Over time, you do get better at managing pain.  I can stay in bed with worse cramps longer than I could when I was 16...part of that is simply knowing that I've survived all my periods thus far, so I figure I'm probably and/or unfortunately (depending on my mental stamina that particular month) not going to die of my period.  I truly was scared of my period when I was younger, because the level of pain I experienced did not make sense to me or seem to compare to any of my peers. I was ashamed of myself.  I truly thought I was the wussiest little girl in the world.  My friends could take Pamprin and move on with their lives. I felt like my uterus was tying itself in a knot and taking everything else in it's sight with it.

It still blows my mind that some people don't like to use birth control that causes them to skip periods because they get uneasy about being pregnant.  While the intellectual part of me kind of gets that, every other part of me is astounded.  I truly hate my period. If I didn't think there was a miniscule, outside chance that I might be able to carry a baby one day, I'd have begged for a hysterectomy years ago.  I look forward to early, artificially-induced menopause as it is.  

However, as it turns out...the miracle of a hysterectomy may not be my savior after all.  I have officially started treatment for a bladder condition called interstitial cystitis (IC), or painful bladder syndrome.  The protective mucous layer on the inside of my bladder (similar to the one we have in our stomachs to keep our stomach acid from burning a hole through it) is either shotty or non-existent.  So my bladder hates urine because the pH is too high or too low and causes inflammation.  It hurts my bladder when there is urine in it. Ergo, I have an urge to go to the bathroom as soon as I have a minuscule amount of urine in it.  I pee ALL the time...have since I was a small child.  It's just always been part of the mystery that is MK, but apparently going to the bathroom 15-20+ times a day/night when you are not 9 months pregnant is a little abnormal. Who knew? Also, apparently my mom should have been able to fill out the "First time baby slept through the night," part of my baby book some time before my 30th birthday (it's still blank). Again, who knew?  When Dr. B brought this up a year and a half ago, I was like, 'what's your point?'  I have to go a lot, I get up and go...What's the big deal?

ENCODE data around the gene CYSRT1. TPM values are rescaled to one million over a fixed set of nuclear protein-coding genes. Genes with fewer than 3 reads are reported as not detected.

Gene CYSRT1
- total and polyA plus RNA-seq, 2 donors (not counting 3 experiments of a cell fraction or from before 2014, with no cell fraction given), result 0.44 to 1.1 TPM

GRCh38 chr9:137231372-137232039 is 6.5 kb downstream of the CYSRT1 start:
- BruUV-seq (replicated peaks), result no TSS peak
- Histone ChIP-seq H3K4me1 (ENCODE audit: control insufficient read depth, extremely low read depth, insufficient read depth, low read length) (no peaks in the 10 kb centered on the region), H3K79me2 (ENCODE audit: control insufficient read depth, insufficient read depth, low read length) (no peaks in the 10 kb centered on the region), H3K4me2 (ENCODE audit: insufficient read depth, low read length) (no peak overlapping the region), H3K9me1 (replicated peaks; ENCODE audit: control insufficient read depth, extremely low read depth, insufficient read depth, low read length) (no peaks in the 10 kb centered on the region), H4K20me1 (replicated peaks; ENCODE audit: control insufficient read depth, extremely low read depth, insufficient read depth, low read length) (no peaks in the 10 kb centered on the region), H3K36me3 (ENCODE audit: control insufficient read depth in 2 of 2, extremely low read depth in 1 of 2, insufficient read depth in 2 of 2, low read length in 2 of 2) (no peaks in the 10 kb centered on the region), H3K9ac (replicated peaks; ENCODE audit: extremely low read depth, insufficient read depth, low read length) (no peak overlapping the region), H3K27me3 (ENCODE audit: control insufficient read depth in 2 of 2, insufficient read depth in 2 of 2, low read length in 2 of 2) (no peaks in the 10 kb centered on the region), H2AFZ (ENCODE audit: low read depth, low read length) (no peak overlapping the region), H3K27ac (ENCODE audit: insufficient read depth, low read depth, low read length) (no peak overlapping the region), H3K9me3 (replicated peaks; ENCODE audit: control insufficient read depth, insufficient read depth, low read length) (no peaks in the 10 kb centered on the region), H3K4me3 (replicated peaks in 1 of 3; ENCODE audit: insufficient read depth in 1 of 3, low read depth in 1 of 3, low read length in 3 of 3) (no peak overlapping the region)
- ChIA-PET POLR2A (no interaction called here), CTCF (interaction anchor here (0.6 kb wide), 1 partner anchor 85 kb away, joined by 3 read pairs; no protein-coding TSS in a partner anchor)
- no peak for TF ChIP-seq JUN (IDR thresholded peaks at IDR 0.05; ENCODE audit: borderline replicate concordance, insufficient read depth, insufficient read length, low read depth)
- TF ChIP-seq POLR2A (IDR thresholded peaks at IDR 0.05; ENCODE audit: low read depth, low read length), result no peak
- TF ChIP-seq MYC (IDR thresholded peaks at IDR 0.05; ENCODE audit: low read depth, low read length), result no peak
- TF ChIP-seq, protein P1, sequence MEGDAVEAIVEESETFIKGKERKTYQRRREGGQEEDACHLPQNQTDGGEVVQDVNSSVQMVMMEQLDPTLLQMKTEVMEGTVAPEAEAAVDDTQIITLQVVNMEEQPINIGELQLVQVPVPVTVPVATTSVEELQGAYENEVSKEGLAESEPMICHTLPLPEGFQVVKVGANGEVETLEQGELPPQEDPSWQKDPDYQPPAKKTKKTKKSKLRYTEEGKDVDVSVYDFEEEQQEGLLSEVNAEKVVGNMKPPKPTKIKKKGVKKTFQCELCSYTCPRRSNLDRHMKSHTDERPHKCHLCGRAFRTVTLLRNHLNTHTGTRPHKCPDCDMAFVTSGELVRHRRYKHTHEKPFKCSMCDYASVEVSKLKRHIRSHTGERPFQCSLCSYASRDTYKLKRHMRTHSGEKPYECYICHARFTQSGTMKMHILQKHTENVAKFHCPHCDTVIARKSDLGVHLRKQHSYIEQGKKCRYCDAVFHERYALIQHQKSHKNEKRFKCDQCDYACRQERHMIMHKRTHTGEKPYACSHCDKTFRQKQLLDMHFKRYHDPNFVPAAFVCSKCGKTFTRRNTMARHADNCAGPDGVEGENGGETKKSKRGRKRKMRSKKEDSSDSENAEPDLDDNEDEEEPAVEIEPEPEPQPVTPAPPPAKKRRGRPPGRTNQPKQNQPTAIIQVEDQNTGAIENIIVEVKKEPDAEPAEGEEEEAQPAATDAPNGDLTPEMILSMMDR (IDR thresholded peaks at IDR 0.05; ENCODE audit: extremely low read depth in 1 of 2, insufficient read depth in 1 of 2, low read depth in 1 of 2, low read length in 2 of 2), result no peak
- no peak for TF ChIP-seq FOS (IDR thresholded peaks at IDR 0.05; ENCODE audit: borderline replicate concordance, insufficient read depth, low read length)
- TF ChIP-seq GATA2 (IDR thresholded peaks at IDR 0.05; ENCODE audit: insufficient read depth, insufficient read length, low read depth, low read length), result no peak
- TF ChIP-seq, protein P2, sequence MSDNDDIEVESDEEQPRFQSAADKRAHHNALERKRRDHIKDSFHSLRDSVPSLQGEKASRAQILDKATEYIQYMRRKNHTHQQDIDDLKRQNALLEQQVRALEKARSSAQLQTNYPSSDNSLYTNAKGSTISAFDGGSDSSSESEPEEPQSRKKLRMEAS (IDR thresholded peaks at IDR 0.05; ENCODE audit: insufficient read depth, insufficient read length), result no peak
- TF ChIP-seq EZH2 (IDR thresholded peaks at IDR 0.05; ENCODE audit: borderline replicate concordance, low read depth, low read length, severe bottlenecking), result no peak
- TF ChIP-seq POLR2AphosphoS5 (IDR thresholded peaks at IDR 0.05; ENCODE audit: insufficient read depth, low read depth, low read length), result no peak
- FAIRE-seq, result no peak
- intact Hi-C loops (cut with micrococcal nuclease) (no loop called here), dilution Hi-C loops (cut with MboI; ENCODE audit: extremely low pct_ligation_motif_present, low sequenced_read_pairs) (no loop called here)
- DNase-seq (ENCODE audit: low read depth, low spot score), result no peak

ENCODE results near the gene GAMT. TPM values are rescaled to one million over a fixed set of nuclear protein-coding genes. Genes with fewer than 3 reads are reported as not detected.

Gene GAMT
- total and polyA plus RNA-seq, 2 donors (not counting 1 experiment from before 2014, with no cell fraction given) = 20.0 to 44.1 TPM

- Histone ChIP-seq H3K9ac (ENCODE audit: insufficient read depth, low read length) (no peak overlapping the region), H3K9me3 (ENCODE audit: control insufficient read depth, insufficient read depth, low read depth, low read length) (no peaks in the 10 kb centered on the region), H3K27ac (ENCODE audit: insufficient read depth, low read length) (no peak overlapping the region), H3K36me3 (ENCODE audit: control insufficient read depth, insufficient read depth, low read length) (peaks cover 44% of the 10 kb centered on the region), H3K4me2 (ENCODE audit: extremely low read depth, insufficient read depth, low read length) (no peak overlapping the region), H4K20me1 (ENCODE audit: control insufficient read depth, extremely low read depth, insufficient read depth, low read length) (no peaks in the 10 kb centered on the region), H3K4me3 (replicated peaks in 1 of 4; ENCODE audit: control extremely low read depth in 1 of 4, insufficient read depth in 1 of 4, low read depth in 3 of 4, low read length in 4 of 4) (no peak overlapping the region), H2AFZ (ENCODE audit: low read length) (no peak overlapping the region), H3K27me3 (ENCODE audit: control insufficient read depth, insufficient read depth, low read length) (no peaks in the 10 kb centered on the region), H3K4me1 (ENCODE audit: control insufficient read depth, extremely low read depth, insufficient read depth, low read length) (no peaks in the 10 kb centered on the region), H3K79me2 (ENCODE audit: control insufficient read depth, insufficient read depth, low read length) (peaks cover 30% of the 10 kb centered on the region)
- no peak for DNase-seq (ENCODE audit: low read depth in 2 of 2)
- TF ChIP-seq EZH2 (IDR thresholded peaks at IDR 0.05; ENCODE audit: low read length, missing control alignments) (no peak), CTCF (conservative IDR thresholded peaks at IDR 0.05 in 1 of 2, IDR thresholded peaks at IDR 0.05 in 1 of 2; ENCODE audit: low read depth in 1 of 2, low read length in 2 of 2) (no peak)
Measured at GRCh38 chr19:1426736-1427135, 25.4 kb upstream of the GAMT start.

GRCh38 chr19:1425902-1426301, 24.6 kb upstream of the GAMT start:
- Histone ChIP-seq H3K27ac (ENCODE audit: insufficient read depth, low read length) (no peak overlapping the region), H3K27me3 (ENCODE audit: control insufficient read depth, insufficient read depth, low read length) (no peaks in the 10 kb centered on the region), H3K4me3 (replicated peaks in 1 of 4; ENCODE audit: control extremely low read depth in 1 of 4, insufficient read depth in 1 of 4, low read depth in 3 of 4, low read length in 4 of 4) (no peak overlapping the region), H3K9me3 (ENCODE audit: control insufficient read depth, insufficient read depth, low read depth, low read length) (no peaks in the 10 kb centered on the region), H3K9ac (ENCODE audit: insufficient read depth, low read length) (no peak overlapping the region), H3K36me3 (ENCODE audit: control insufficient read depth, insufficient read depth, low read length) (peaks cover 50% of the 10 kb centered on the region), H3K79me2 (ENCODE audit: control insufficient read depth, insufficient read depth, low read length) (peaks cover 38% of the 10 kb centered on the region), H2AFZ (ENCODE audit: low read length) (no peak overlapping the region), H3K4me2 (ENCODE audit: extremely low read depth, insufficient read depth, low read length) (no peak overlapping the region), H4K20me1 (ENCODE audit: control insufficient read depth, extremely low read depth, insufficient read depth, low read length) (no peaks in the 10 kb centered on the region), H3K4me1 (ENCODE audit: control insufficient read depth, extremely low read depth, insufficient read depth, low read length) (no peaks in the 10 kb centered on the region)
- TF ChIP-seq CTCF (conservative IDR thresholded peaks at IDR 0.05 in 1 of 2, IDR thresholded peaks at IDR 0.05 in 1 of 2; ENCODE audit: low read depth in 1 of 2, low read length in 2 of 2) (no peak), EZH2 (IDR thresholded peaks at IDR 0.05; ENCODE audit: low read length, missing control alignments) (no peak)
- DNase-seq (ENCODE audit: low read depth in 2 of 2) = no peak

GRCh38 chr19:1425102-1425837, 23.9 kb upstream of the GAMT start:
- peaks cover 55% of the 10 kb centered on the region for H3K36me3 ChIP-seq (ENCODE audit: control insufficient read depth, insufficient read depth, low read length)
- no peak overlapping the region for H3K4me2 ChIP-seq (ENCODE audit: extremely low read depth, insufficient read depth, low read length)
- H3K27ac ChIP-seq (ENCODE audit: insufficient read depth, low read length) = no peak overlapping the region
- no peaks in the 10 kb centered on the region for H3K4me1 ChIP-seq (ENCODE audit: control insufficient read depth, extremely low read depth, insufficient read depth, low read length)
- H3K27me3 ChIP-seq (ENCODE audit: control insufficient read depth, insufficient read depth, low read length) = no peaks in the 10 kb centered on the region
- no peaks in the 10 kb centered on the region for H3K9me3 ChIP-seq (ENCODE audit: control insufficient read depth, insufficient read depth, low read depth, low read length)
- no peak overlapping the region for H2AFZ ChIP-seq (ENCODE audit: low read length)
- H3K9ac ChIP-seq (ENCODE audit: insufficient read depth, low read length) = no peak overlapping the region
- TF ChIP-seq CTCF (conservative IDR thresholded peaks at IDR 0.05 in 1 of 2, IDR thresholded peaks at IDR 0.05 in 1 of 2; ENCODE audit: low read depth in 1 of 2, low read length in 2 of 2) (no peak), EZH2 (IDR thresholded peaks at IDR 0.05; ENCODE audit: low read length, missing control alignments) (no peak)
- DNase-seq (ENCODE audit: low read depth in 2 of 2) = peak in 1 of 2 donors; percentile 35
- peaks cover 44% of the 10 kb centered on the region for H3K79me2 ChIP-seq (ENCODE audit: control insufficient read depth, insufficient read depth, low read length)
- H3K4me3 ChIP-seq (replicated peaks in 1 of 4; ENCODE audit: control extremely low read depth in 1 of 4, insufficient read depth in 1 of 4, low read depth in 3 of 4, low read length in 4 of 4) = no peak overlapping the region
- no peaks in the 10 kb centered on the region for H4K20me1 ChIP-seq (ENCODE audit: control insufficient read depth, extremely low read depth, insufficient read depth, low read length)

Dr. B theorizes it is a big deal because it could be contributing to the overall hostility that is my womb.  Ok, so now I'm a little more interested... IC could be egging on my endometriosis, which in turn eggs on the IC...and therefore creating the pent-ultimate hostile environment for my ovaries and frying my eggs. Hence why having both is sometimes referred to as Evil Twin Syndrome.  The symptoms of IC are almost identical to endo.  Chronic pain in pelvis, worsening during mestruation, pain with sex, yadda, yadda...

The cure? Of course, like endo, there isn't one.  They don't even really know what causes it.  There are some treatments...Elmiron, pill which helps build up the mucous layer, and anti-histamine because histamines and prostaglandins are the devil-incarnate (this is not medical fact, yet, but it may be my doctoral dissertation topic one day)...And of course, dietary changes.  Obviously alcohol and caffeine are out along with carbonated beverages...  My Keurig that I love will now be collecting dust :(. No citrus fruits, which are positively my favorite food group. :(  Soy (again...AHHHHH! This is soo hard!!! It's in EVERYTHING!) No yogurt, deli meats, pistachios, ketchup, spricy/brown mustard, vinegar, spicy foods or artificial sweeteners and preservatives, foods with lots of potassium...
(Getty Images) goal in life is to give my pelvic organs a good 18 months of vacation so they can heal.  I truly would like for that to happen, and then not being in pain all the time would be icing on the cake.

Peace, Love and Better living through chemistry,



  1. I had to beg the dr for my first surgery at 20. Once I got through that I didn't have any problems with drs, because if they didn't take me serously I got a knew one. But from 15 to 20 they all told me it was normal. If I hadn't told them it was enough I think my story would have been a lot different. More suffering for no reason...all because they think pain is normal.

  2. Hey! I'm so happy to find your blog! I'm also at the Chattanooga Fertility Clinic. I like your style. :) I followed your blog and I hope you follow me back! Infertility sucks!!